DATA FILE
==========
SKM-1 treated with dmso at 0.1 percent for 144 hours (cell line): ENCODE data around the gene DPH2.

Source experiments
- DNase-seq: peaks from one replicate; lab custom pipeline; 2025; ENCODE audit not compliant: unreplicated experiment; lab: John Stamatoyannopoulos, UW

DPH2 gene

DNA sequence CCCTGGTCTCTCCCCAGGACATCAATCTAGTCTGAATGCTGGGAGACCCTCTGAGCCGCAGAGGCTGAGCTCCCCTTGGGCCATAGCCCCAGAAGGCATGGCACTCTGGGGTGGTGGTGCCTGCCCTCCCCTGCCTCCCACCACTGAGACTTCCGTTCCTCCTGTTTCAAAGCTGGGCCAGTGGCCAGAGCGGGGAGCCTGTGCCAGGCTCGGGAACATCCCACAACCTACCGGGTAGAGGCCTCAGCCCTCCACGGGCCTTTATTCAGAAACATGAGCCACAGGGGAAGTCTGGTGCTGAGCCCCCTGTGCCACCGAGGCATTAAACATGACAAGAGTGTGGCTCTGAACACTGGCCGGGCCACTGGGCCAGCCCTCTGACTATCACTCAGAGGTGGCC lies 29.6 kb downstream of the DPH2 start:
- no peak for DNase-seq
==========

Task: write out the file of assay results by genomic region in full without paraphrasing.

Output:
SKM-1 treated with dmso at 0.1 percent for 144 hours (cell line): ENCODE data around the gene DPH2.

Source experiments
- DNase-seq: peaks from one replicate; lab custom pipeline; 2025; ENCODE audit not compliant: unreplicated experiment; lab: John Stamatoyannopoulos, UW

DPH2 gene

DNA sequence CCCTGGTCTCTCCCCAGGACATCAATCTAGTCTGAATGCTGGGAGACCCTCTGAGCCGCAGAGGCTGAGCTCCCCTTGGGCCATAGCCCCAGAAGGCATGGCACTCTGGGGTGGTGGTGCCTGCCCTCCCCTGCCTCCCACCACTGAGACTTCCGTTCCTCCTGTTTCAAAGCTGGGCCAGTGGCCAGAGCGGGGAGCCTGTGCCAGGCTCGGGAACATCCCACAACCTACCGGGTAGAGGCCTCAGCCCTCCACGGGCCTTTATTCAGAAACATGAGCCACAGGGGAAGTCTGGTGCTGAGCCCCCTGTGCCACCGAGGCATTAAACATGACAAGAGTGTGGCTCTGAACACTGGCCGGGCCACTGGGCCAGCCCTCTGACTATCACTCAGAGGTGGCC lies 29.6 kb downstream of the DPH2 start:
- no peak for DNase-seq